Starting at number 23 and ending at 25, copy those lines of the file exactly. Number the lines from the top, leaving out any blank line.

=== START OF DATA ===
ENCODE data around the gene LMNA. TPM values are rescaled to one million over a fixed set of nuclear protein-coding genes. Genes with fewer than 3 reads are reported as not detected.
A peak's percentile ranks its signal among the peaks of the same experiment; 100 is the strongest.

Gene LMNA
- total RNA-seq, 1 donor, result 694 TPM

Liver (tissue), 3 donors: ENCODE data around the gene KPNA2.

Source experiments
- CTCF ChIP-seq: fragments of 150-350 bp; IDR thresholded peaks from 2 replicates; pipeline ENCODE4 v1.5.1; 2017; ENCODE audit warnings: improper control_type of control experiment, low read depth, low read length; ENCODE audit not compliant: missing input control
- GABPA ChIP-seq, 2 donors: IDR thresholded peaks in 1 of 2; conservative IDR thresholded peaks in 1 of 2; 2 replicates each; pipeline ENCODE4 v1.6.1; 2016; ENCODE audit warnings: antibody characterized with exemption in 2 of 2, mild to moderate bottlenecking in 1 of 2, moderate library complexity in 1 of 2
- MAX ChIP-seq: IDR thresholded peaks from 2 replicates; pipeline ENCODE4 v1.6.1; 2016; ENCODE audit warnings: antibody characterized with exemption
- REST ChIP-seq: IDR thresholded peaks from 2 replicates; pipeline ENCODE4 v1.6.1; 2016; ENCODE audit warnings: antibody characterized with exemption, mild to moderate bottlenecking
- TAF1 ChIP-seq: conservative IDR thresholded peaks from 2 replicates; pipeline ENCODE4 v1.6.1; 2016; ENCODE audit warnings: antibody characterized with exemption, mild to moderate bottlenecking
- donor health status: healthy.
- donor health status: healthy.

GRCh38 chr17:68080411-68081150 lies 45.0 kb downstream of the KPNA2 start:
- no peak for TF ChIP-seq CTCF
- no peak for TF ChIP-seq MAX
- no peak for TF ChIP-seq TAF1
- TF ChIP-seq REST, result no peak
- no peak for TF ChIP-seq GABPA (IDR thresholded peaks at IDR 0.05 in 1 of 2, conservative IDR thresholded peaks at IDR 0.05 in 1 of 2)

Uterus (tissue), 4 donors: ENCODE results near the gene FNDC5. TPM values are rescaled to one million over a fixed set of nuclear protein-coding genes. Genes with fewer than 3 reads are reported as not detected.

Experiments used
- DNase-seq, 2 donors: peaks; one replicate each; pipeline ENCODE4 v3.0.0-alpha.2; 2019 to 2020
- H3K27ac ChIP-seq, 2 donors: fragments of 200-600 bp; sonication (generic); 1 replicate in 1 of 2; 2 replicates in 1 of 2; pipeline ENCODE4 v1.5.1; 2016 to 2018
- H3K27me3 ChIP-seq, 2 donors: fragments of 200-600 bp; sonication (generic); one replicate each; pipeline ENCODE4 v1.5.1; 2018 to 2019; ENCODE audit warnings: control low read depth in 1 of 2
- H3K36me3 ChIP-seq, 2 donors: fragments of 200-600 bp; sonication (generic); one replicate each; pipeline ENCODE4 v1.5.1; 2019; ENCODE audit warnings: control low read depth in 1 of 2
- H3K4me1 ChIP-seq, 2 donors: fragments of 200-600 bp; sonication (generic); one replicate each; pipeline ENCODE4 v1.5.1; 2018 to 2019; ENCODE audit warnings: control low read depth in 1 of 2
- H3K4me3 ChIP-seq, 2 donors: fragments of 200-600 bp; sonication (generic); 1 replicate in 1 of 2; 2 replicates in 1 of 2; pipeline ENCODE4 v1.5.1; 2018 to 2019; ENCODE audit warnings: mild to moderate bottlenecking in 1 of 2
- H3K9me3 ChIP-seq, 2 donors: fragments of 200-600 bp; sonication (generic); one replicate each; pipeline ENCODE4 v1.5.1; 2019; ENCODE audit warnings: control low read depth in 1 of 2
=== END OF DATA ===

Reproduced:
- H3K27ac ChIP-seq, 2 donors: fragments of 200-600 bp; sonication (generic); 1 replicate in 1 of 2; 2 replicates in 1 of 2; pipeline ENCODE4 v1.5.1; 2016 to 2018
- H3K27me3 ChIP-seq, 2 donors: fragments of 200-600 bp; sonication (generic); one replicate each; pipeline ENCODE4 v1.5.1; 2018 to 2019; ENCODE audit warnings: control low read depth in 1 of 2
- H3K36me3 ChIP-seq, 2 donors: fragments of 200-600 bp; sonication (generic); one replicate each; pipeline ENCODE4 v1.5.1; 2019; ENCODE audit warnings: control low read depth in 1 of 2